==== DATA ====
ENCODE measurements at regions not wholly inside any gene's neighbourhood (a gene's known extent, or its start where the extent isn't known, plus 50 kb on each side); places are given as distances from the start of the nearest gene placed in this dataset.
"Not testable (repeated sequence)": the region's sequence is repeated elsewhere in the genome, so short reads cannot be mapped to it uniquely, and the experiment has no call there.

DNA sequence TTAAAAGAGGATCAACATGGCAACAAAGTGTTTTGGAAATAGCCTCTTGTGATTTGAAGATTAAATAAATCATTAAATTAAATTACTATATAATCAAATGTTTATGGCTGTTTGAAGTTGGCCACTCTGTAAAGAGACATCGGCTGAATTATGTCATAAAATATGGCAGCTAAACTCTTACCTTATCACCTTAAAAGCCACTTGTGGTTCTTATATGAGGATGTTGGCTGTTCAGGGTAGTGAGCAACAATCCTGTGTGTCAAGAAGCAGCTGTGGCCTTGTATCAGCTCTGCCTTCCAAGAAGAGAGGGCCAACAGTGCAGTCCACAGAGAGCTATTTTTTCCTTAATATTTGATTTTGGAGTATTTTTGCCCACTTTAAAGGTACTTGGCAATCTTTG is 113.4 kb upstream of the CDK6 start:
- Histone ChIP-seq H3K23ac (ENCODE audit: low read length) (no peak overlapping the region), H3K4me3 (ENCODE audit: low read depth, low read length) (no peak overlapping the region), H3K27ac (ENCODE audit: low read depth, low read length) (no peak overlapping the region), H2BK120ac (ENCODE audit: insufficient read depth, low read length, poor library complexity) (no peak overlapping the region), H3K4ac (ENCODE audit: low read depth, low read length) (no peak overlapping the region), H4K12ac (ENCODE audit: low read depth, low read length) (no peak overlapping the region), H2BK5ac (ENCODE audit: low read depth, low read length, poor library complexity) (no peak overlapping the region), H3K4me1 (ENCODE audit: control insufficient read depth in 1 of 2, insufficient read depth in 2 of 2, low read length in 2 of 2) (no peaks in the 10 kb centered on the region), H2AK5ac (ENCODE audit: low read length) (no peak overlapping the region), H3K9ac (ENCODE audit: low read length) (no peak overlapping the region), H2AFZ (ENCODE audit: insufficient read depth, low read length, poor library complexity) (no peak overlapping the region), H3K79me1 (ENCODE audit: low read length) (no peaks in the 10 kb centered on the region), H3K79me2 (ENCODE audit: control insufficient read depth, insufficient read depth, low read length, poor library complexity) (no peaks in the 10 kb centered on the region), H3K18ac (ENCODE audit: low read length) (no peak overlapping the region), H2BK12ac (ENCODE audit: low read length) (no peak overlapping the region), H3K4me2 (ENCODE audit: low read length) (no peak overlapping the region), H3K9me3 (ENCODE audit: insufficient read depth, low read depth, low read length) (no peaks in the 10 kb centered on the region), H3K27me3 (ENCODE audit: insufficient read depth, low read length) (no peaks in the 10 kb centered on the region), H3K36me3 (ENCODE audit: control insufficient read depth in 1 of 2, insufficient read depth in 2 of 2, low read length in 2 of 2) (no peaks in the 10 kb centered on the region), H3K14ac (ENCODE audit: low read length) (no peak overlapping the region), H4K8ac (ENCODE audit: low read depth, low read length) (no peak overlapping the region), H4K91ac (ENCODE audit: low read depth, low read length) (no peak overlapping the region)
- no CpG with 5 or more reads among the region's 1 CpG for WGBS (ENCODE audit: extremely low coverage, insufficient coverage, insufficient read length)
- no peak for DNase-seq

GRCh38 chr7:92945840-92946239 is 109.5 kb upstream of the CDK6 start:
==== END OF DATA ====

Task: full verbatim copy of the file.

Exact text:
ENCODE measurements at regions not wholly inside any gene's neighbourhood (a gene's known extent, or its start where the extent isn't known, plus 50 kb on each side); places are given as distances from the start of the nearest gene placed in this dataset.
"Not testable (repeated sequence)": the region's sequence is repeated elsewhere in the genome, so short reads cannot be mapped to it uniquely, and the experiment has no call there.

DNA sequence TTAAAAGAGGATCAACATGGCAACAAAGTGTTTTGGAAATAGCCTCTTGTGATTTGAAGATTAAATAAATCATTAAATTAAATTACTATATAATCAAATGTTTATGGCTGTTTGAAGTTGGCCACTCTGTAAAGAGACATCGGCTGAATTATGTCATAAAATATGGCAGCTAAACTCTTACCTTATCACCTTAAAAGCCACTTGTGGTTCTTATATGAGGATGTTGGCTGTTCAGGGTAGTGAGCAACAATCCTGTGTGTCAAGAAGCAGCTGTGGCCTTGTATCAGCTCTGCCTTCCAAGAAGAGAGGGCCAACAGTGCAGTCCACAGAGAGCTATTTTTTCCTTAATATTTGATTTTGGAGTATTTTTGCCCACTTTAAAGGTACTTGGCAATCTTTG is 113.4 kb upstream of the CDK6 start:
- Histone ChIP-seq H3K23ac (ENCODE audit: low read length) (no peak overlapping the region), H3K4me3 (ENCODE audit: low read depth, low read length) (no peak overlapping the region), H3K27ac (ENCODE audit: low read depth, low read length) (no peak overlapping the region), H2BK120ac (ENCODE audit: insufficient read depth, low read length, poor library complexity) (no peak overlapping the region), H3K4ac (ENCODE audit: low read depth, low read length) (no peak overlapping the region), H4K12ac (ENCODE audit: low read depth, low read length) (no peak overlapping the region), H2BK5ac (ENCODE audit: low read depth, low read length, poor library complexity) (no peak overlapping the region), H3K4me1 (ENCODE audit: control insufficient read depth in 1 of 2, insufficient read depth in 2 of 2, low read length in 2 of 2) (no peaks in the 10 kb centered on the region), H2AK5ac (ENCODE audit: low read length) (no peak overlapping the region), H3K9ac (ENCODE audit: low read length) (no peak overlapping the region), H2AFZ (ENCODE audit: insufficient read depth, low read length, poor library complexity) (no peak overlapping the region), H3K79me1 (ENCODE audit: low read length) (no peaks in the 10 kb centered on the region), H3K79me2 (ENCODE audit: control insufficient read depth, insufficient read depth, low read length, poor library complexity) (no peaks in the 10 kb centered on the region), H3K18ac (ENCODE audit: low read length) (no peak overlapping the region), H2BK12ac (ENCODE audit: low read length) (no peak overlapping the region), H3K4me2 (ENCODE audit: low read length) (no peak overlapping the region), H3K9me3 (ENCODE audit: insufficient read depth, low read depth, low read length) (no peaks in the 10 kb centered on the region), H3K27me3 (ENCODE audit: insufficient read depth, low read length) (no peaks in the 10 kb centered on the region), H3K36me3 (ENCODE audit: control insufficient read depth in 1 of 2, insufficient read depth in 2 of 2, low read length in 2 of 2) (no peaks in the 10 kb centered on the region), H3K14ac (ENCODE audit: low read length) (no peak overlapping the region), H4K8ac (ENCODE audit: low read depth, low read length) (no peak overlapping the region), H4K91ac (ENCODE audit: low read depth, low read length) (no peak overlapping the region)
- no CpG with 5 or more reads among the region's 1 CpG for WGBS (ENCODE audit: extremely low coverage, insufficient coverage, insufficient read length)
- no peak for DNase-seq

GRCh38 chr7:92945840-92946239 is 109.5 kb upstream of the CDK6 start: